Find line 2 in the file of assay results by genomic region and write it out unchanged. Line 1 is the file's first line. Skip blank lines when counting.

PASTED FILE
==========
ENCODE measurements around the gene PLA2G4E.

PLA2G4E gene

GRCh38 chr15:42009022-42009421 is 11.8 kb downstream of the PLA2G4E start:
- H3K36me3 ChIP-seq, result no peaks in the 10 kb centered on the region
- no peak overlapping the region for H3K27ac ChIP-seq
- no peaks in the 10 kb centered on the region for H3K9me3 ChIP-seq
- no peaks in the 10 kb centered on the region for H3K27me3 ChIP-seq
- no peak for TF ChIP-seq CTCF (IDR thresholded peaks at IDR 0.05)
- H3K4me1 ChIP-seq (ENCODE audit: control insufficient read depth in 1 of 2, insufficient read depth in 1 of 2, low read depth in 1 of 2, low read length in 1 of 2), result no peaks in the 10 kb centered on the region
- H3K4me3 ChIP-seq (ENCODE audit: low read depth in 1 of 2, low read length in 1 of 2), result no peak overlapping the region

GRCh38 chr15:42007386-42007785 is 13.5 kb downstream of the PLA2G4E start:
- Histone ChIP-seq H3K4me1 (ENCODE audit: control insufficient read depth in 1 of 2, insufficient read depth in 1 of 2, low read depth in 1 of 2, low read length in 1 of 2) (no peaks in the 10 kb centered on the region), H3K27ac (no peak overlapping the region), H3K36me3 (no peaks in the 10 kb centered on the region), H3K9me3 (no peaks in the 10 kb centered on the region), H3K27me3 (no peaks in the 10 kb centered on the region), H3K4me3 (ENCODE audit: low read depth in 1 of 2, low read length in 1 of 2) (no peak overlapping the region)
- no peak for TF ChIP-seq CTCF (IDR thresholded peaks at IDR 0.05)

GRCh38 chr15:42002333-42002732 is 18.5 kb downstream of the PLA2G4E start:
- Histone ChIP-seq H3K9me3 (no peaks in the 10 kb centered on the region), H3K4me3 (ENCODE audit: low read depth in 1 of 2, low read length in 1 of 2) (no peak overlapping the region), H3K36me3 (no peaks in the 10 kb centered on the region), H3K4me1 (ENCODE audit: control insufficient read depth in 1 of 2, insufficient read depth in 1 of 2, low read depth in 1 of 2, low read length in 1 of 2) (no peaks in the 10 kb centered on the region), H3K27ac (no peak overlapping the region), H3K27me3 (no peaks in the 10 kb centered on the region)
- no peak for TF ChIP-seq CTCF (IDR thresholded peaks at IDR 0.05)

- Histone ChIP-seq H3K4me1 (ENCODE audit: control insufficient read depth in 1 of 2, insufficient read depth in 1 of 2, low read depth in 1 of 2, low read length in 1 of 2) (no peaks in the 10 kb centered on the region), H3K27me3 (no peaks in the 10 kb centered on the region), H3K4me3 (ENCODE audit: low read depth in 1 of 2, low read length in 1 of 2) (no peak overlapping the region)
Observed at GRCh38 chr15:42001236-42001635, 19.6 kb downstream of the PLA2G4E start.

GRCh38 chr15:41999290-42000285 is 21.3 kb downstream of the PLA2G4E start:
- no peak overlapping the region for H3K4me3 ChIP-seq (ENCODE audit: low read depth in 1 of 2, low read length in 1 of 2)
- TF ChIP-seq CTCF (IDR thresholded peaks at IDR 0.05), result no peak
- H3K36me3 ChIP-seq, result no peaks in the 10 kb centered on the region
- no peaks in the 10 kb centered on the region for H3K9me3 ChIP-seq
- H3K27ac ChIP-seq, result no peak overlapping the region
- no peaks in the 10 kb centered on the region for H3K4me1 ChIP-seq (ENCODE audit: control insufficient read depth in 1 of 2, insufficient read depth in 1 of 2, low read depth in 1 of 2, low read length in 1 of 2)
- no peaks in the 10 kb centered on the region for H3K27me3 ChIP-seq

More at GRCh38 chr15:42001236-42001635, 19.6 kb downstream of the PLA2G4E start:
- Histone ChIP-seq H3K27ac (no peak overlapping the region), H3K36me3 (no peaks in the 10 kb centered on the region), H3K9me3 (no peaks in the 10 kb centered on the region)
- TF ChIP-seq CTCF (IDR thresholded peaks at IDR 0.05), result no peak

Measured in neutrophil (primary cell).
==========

PLA2G4E gene